“I highly recommend that you record the day and time you taste this,” Quiñonez insists. “This is yet another masterpiece from destilería La Tequileña, where only the finest most mature agaves are able to make the cut. Their use of fractional aging, combined with the different styles of barrels used for maturation, such as French Limousin oak, American white oak, and wine casks deliver an exceptional liquid with an even more exceptional finish. Notes of cooked agave, dried fruit, spice and caramel offer a sensational añejo style for any agave connoisseur.”


“This expression, from destilería La Tequileña in the heart of el Valle de Tequila, only utilizes hand-selected estate-grown Highland agaves to produce Don Fulano Blanco, which provides exquisite beauty and elegance. Blanco tequilas—to be properly classified—are typically unaged. So to sample a six-month-aged tequila reinforces the bounty of the land and the maguey. The aging creates more delicate fruit, herb, and spice notes to deliver one of the best tasting blanco tequilas in the market.”


“Fortaleza Blanco is another beauty from NOM 1493. You can pour Fortaleza Blanco in a mixed drink, neat, or on the rocks—and it will not disappoint,” Quiñonez says. “It’s all sophisticated and refined sweet notes—with hints of citrus, butter, and white pepper. Copper pot distilled, alongside the use of the traditional tahona milling method, adds mineral notes—making it a standout tequila for me.”


“This is a true beauty,” Quiñonez says. “This reposado is aged for six to eight months and it’s everything that you would want in a classic ‘valley-style’ reposado. Notes of cooked agave, honey, and vanilla produce depth and body with a silky rich finish. I prefer to sip on this reposado with orange wedges to enhance the spice and honey notes.”


“El Tequileño Reposado Rare is absolutely unique, not only for its aging method—as they blend añejo tequilas that have been aged for over six years in a ‘pipon,’ which is a wooden oak tank that’s able to hold more than 23,000 liters of tequila—but for its depth of flavor and deep finish,” Quiñonez says. “With its elegant notes of dried fruit, ripe pineapple, honey and cooked agave, I recommend using a tequila glass or a champagne flute to truly take in the expression’s bold flavors and luxurious taste.”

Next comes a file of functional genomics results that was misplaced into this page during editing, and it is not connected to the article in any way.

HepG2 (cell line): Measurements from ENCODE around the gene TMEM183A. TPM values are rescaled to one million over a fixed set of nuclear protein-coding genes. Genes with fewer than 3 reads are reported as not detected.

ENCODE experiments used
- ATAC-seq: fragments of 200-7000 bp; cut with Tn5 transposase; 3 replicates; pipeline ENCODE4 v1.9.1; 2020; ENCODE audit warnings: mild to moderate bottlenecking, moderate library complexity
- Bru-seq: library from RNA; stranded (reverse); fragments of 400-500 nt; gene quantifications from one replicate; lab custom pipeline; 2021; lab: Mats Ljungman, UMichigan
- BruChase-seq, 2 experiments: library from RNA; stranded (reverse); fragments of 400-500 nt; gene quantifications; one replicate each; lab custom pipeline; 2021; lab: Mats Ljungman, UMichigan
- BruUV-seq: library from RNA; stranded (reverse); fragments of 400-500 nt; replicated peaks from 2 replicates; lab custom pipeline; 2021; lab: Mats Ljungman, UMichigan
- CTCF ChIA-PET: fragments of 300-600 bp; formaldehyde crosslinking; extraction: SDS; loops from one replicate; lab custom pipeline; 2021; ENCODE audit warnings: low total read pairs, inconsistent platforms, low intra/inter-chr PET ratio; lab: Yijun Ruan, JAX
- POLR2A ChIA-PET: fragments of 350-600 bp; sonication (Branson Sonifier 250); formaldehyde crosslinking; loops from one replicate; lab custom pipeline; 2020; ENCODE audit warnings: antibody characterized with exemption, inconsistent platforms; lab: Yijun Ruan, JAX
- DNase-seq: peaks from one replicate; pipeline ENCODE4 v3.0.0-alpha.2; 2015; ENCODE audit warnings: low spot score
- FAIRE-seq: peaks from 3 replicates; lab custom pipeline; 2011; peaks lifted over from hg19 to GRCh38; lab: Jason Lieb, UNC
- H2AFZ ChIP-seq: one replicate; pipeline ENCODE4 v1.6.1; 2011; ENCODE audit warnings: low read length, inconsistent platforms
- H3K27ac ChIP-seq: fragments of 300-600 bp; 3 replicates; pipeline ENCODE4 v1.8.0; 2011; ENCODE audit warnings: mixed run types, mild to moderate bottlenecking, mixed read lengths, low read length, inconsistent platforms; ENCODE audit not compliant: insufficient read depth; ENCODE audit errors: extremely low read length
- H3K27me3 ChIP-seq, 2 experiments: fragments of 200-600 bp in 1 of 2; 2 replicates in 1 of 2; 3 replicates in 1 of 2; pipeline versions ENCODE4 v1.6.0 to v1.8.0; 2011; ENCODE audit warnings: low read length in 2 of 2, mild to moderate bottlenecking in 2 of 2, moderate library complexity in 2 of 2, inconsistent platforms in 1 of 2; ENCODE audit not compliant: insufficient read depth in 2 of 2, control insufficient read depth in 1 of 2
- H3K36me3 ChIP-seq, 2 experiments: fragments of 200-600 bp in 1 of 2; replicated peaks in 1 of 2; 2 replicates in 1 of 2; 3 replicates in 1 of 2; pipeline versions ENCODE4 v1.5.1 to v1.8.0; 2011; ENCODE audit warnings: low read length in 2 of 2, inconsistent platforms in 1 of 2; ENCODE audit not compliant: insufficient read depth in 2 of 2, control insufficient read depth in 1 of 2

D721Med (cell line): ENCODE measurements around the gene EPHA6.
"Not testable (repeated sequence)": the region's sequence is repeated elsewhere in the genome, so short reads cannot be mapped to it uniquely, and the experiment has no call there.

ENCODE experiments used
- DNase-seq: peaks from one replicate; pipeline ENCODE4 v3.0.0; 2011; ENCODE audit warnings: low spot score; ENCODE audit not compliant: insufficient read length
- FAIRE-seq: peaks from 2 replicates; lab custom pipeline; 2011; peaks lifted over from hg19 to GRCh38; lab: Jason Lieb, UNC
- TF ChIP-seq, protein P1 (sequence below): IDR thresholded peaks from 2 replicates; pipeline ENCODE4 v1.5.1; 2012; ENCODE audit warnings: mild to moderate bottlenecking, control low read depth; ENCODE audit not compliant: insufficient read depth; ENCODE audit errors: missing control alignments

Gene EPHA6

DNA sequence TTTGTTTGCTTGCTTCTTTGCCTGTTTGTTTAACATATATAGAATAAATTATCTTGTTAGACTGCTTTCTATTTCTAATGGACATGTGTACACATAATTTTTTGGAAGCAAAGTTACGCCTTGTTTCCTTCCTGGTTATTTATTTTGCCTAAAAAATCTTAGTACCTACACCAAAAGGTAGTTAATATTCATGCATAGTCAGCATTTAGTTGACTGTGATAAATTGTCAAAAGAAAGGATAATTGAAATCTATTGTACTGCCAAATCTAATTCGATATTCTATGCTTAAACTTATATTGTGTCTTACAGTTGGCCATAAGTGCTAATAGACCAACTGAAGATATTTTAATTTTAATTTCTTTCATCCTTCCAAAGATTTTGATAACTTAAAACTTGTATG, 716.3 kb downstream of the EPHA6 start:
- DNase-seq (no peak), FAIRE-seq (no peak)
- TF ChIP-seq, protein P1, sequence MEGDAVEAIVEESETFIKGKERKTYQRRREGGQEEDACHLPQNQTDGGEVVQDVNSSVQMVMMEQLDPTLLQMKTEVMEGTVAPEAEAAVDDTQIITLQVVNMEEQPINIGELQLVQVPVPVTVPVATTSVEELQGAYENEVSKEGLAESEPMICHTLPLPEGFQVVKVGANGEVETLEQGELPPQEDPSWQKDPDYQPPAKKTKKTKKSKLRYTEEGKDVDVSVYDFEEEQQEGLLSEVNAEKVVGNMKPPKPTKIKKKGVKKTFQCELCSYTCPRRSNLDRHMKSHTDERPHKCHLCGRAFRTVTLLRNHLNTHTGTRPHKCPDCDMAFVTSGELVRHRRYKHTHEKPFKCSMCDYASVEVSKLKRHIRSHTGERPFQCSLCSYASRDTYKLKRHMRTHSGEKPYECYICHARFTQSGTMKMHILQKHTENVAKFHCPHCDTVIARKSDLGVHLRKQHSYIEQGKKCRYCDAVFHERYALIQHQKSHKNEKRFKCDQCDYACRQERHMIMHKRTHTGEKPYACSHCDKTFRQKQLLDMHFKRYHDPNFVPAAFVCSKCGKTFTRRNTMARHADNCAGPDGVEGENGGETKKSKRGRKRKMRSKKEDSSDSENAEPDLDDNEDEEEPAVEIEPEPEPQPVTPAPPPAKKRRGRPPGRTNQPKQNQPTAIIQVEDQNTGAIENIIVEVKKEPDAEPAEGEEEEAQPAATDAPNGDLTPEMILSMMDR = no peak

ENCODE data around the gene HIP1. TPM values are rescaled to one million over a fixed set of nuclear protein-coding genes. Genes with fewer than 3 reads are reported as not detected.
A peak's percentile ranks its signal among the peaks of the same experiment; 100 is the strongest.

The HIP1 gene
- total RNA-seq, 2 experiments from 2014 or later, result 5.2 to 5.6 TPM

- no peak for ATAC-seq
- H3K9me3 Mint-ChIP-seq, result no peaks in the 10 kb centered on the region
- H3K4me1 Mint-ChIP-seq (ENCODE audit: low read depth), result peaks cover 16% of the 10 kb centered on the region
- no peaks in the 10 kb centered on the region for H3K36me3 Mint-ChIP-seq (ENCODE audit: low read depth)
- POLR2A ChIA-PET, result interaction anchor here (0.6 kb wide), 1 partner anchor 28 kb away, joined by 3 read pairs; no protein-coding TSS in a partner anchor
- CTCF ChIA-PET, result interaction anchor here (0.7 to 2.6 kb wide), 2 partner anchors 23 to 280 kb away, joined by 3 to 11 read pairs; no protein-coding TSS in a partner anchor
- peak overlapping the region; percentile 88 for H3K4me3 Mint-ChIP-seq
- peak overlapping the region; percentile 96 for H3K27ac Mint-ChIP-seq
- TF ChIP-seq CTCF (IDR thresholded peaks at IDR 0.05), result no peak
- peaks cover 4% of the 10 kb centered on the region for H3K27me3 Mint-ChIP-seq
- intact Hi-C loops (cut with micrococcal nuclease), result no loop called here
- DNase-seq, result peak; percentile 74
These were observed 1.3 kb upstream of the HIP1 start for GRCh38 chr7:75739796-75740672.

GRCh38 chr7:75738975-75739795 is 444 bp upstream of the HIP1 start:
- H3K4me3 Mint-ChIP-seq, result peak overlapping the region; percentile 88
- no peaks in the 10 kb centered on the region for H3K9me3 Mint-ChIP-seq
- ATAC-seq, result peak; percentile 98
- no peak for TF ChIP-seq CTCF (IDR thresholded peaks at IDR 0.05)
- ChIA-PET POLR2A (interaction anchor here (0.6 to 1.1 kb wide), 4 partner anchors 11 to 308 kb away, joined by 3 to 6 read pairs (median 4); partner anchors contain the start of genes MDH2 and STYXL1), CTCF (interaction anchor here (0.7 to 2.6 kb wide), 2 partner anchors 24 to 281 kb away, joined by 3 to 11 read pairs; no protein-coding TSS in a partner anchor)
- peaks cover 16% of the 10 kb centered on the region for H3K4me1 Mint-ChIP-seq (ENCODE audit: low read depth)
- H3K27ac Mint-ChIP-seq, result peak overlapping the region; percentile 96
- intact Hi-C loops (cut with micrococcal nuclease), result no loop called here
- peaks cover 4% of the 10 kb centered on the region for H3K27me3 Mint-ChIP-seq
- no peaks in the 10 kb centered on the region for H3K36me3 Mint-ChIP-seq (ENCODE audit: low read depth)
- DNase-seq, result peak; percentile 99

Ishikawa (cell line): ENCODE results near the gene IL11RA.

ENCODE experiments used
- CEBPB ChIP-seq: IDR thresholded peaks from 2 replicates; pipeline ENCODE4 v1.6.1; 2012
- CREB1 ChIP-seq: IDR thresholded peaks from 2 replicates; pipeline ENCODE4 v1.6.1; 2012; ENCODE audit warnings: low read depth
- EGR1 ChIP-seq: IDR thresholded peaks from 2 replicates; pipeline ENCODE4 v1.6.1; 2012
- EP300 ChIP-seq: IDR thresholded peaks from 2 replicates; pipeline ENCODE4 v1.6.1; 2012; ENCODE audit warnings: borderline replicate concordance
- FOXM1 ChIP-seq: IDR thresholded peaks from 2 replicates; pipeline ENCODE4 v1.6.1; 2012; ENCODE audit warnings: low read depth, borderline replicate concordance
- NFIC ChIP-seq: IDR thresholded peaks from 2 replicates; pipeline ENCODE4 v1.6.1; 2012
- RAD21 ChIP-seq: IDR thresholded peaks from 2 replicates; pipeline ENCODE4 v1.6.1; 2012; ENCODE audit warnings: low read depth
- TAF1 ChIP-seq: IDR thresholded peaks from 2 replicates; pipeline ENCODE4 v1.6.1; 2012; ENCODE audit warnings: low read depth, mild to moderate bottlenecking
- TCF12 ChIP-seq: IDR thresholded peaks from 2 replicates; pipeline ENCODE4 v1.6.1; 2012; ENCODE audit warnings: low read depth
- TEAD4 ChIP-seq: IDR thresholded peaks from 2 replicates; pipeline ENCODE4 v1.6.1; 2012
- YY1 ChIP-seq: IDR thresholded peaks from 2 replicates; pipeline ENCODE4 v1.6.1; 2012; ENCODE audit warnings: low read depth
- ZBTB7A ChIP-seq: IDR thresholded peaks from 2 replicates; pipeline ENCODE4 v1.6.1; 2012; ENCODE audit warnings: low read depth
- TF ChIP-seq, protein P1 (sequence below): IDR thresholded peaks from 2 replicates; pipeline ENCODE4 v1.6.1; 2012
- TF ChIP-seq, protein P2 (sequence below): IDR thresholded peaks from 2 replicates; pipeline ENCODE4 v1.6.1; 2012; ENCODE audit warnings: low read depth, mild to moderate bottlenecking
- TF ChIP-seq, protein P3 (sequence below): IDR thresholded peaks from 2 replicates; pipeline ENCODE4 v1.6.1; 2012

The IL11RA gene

“This is the perfect daytime drinking style reposado of the bunch! This reposado is rested for a little over eight weeks in ex-bourbon barrels. It’s got a rich fruit-forward nose with notes of honey cooked agave, tropical fruit, mango, and apricot—the perfect reposado to have neat or in my favorite cocktail, the Paloma.” 


“La Gritona reposado is such a special tequila from Distillery NOM 1533, not only for its great taste but for their standout master distiller, Melly Barajas,” Quiñonez says. “Only a small number of female master distillers produce tequila—and an even smaller number have an entirely female production team! La Gritona utilizes nine- to ten-year-old mature agave from the highlands region of Jalisco—so these agaves yield more sugar and tend to be sweeter and more aromatic. This reposado is incredible: so many exploding flavors such as cooked tropical fruit, honey, spice, hints of clove, and aniseed deliver a wonderful reposado style tequila from start to finish.” 

G4 AÑEJO ($65)

“Master distiller Felipe Camarena has created such a refined, elegantly crafted, rich sipping style añejo,” says Quiñonez. “It’s incredibly expressive on the nose with hints of cooked pear, apple, vanilla, cinnamon, and clove spice. It’s a stunning representation of flavor, complexity, and harmony—with elegant hints of oak, honey cooked fruit, and spice on the palate. Certainly one of my favorite añejos on the market.” 


“This is the perfect dessert-style reposado, to sip neat or with a large cube of ice,” says Quiñonez. “It has a velvety feel with notes of chocolate vanilla, cinnamon, and butterscotch with complex spices such as chile de arbol and clove. Expressive from nose to finish. The pretty bottles make for interesting conversation as well.”